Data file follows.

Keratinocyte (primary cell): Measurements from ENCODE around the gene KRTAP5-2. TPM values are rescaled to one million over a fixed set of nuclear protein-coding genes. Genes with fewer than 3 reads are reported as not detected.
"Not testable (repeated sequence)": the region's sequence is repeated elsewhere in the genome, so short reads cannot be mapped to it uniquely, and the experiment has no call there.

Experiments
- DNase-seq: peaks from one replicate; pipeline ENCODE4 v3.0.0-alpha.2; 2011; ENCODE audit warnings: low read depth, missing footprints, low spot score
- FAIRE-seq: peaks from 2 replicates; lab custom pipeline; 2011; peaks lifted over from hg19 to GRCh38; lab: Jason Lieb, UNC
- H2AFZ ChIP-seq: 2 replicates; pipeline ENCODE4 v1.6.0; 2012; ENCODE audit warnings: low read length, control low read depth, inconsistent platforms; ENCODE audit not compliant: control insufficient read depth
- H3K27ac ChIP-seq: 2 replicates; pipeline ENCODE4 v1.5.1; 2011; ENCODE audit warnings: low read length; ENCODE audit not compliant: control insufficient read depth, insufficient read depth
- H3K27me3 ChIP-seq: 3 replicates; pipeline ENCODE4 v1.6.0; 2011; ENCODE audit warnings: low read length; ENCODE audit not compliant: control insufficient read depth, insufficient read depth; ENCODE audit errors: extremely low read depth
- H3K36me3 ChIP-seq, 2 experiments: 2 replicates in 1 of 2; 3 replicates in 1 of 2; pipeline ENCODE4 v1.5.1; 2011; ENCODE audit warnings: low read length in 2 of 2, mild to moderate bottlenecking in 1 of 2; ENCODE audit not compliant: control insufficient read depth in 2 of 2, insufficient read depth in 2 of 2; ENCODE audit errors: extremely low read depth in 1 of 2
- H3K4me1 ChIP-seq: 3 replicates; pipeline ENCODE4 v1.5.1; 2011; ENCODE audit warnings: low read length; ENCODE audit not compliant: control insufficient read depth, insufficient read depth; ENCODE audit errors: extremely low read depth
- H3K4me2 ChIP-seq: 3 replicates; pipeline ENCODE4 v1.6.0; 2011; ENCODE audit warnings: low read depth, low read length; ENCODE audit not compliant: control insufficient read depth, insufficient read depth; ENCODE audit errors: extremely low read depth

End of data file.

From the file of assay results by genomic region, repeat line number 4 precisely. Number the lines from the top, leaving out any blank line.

- DNase-seq: peaks from one replicate; pipeline ENCODE4 v3.0.0-alpha.2; 2011; ENCODE audit warnings: low read depth, missing footprints, low spot score